- Nori seaweed, cut into 9 cm x 3 cm strips*
- Salt (optional)
Okaka Filling (for one rice ball):
- 1 tablespoon bonito flakes (katsuobushi)
- 1/4 – 1/2 teaspoon soy sauce
- Triangular onigiri mold
- Plastic wrap
- In a small bowl, mix together bonito flakes and soy sauce. If necessary, add more soy sauce a drop at a time – be careful, as you don’t want the filling to be runny.
- KEY INSTRUCTION #1: With a damp paper towel, wipe the entire inside of your onigiri mold until it’s completely damp. Also wet the removable top piece as well, on the side that will push into the rice.
- Optional: Sprinkle the inside of the mold with a tiny pinch of salt. I like to rotate the mold in my hands to help spread the salt more evenly on all sides.
- Using a rice paddle or spoon, fill your mold just below the halfway point with warm rice. KEY INSTRUCTION #2: Make sure you press the rice gently but firmly into all the crevices of the mold.
- With the handle of your rice paddle or spoon, make a small indentation in the center of your rice, just deep enough to hold your filling.
- Spoon your okaka filling into the indent. It’s okay if you pile it up a bit.
- Fill the rest of your mold with rice, until about the 3/4 point – you’ll need some room for the removable top piece to fit on top. Optional: Sprinkle a little salt on top of the newly added rice.
- Take the removable top piece and insert it into the mold. Push with gentle pressure until the top piece is fully inserted into the mold.
- Remove the top piece, and flip the rice mold over, making sure to do this over top of a plate covered in plastic wrap. If your rice mold has little push indents on the bottom, push it gently with your thumb, then gently tap the bottom and sides of the mold until the onigiri slides out.
- Attach your strip of nori onto the onigiri.
- Wrap onigiri in plastic wrap until ready to serve or pack in a bento.
- *The size of your nori strips will vary depending on the size of your mold, but you can use these measurements as a starting point.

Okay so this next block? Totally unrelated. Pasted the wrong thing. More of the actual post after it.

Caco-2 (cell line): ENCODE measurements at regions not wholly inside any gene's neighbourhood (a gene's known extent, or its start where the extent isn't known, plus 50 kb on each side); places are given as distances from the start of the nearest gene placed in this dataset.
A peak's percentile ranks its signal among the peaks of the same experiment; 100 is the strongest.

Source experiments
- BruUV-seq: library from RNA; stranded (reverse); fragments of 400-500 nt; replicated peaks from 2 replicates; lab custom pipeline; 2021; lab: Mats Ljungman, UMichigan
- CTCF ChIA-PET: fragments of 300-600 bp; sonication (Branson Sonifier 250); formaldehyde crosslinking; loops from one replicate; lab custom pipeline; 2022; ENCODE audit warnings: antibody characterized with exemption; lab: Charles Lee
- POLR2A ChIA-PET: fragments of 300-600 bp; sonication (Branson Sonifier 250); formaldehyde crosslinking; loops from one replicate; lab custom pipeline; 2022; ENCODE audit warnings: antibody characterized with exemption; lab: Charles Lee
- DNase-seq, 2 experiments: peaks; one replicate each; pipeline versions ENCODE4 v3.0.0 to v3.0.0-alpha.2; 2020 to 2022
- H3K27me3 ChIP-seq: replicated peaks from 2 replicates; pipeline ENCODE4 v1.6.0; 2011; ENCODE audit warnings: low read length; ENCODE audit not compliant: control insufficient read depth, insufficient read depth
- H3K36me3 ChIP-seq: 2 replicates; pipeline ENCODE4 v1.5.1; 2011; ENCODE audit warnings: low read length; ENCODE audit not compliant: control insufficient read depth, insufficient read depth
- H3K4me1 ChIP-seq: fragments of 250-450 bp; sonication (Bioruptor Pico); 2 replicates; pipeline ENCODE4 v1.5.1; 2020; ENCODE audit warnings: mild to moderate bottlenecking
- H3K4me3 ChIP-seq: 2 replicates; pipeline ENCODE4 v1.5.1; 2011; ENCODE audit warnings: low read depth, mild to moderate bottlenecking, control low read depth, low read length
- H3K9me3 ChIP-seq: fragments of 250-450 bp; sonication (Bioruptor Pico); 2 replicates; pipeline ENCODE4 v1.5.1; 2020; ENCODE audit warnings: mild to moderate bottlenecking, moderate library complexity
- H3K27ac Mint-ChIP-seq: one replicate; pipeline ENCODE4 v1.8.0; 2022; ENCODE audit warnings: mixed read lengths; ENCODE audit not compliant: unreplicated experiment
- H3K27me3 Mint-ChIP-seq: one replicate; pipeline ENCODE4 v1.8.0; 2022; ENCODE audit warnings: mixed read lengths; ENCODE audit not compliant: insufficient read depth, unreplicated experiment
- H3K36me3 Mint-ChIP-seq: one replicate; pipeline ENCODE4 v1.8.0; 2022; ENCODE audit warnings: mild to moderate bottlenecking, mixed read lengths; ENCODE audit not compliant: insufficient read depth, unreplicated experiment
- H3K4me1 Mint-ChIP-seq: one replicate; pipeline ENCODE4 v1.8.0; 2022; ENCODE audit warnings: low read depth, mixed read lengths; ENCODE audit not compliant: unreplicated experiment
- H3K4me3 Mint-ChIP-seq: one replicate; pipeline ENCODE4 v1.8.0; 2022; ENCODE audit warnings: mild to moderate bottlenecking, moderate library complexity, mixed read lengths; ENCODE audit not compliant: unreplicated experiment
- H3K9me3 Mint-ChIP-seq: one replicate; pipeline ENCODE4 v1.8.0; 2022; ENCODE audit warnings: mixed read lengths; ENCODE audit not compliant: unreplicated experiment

- Here’s the best way to reheat onigiri: cover in a damp paper towel, and microwave for 30 – 40 seconds. They’ll taste just like fresh ones!
- If you’re interested in making spherical onigiri, then I highly recommend this mold – it makes 3 mini balls, and it’s SUPER fun and easy to use!
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Looks yummy. I’m definately going to try making some of these…I was wondering how long they keep if you want to make them ahead of time? Thanks and great job on your new venture!!
Thanks so much, Brenda! 😀 I probably wouldn’t keep them for longer than 2 days, as they’ll get quite hard after sitting in the fridge for a while. Eating them fresh really is the best! Having said that, I usually make mine the day before, and just make sure to wrap it in plastic wrap while the rice is still warm – that way, the heat will help generate some moisture. Salting your onigiri will also help to maintain freshness.
Since you can’t really avoid the onigiri hardening up slightly after they go in the fridge, my biggest tip would be to follow these instructions when re-heating:
1) Wrap the onigiri in a damp paper towel.
2) Microwave for around 30 – 40 seconds, until rice becomes soft.
If I pack them in a bento box, I include some damp paper towels in a plastic bag to make it easy for the recipient to heat them up wherever they are 🙂
These look delicious! I love your photos and tutorials. Cant wait to try these!!
Thank you so much! 😀
These seem so easy to make and delicious! I was just wondering- how much sushi rice do I need to cook, and can they be eaten cold? I want to take them for lunch at University but we have no microwave there :'(
Hi Joanna! Onigiri are super fun to make, and definitely easy if you use a mold! How much rice you’ll need will depend on the size of your onigiri mold, as well as how full you stuff it, but generally speaking, I find that 1 cup of uncooked sushi rice can produce 4 good sized onigiri with filling (possibly 5 or 6 depending how full you fill the mold). You can typically expect to fill a normal sized onigiri mold with about 1/2 cup of cooked sushi rice, so use that as a rough guideline. Hope that helps a bit! I’d suggest you try cooking 1 cup of sushi rice for your first batch, then see how many onigiri you can get out of that.
And yes, you can eat them cold! If possible, try making the onigiri the same day you’ll be eating them, otherwise they will harden once they’ve hit the fridge, but onigiri are eaten at room temperature all the time. The key is to make sure they’re well seasoned (almost over-seasoned), so that they taste just as good cold! So make sure you salt your rice well and add a really yummy, flavor-packed filling (like my okaka recipe included here)! 🙂
You can also make this with sweet/sticky rice
You could, but it would produce a different, less traditional texture (and possibly a subtle flavor difference).